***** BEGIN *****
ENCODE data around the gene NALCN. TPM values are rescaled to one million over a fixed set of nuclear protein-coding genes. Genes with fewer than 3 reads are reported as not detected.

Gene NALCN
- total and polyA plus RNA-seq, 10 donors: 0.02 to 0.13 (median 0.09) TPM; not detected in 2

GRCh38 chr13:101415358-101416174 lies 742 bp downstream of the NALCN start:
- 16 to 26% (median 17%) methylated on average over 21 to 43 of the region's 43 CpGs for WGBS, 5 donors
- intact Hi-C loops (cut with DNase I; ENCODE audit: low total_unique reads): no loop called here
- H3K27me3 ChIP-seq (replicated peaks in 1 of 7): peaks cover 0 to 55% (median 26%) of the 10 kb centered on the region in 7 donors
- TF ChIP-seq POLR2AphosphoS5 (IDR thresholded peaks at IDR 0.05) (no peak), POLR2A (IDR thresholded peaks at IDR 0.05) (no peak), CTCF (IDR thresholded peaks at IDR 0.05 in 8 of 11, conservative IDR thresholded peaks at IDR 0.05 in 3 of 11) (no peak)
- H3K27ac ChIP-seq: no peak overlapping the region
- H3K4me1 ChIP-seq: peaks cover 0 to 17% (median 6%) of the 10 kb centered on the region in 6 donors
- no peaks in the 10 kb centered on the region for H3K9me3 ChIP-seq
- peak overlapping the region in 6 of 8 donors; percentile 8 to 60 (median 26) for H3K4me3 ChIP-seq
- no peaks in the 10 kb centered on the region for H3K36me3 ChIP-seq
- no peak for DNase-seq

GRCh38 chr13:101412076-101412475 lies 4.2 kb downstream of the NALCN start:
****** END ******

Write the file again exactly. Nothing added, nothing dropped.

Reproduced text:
ENCODE data around the gene NALCN. TPM values are rescaled to one million over a fixed set of nuclear protein-coding genes. Genes with fewer than 3 reads are reported as not detected.

Gene NALCN
- total and polyA plus RNA-seq, 10 donors: 0.02 to 0.13 (median 0.09) TPM; not detected in 2

GRCh38 chr13:101415358-101416174 lies 742 bp downstream of the NALCN start:
- 16 to 26% (median 17%) methylated on average over 21 to 43 of the region's 43 CpGs for WGBS, 5 donors
- intact Hi-C loops (cut with DNase I; ENCODE audit: low total_unique reads): no loop called here
- H3K27me3 ChIP-seq (replicated peaks in 1 of 7): peaks cover 0 to 55% (median 26%) of the 10 kb centered on the region in 7 donors
- TF ChIP-seq POLR2AphosphoS5 (IDR thresholded peaks at IDR 0.05) (no peak), POLR2A (IDR thresholded peaks at IDR 0.05) (no peak), CTCF (IDR thresholded peaks at IDR 0.05 in 8 of 11, conservative IDR thresholded peaks at IDR 0.05 in 3 of 11) (no peak)
- H3K27ac ChIP-seq: no peak overlapping the region
- H3K4me1 ChIP-seq: peaks cover 0 to 17% (median 6%) of the 10 kb centered on the region in 6 donors
- no peaks in the 10 kb centered on the region for H3K9me3 ChIP-seq
- peak overlapping the region in 6 of 8 donors; percentile 8 to 60 (median 26) for H3K4me3 ChIP-seq
- no peaks in the 10 kb centered on the region for H3K36me3 ChIP-seq
- no peak for DNase-seq

GRCh38 chr13:101412076-101412475 lies 4.2 kb downstream of the NALCN start: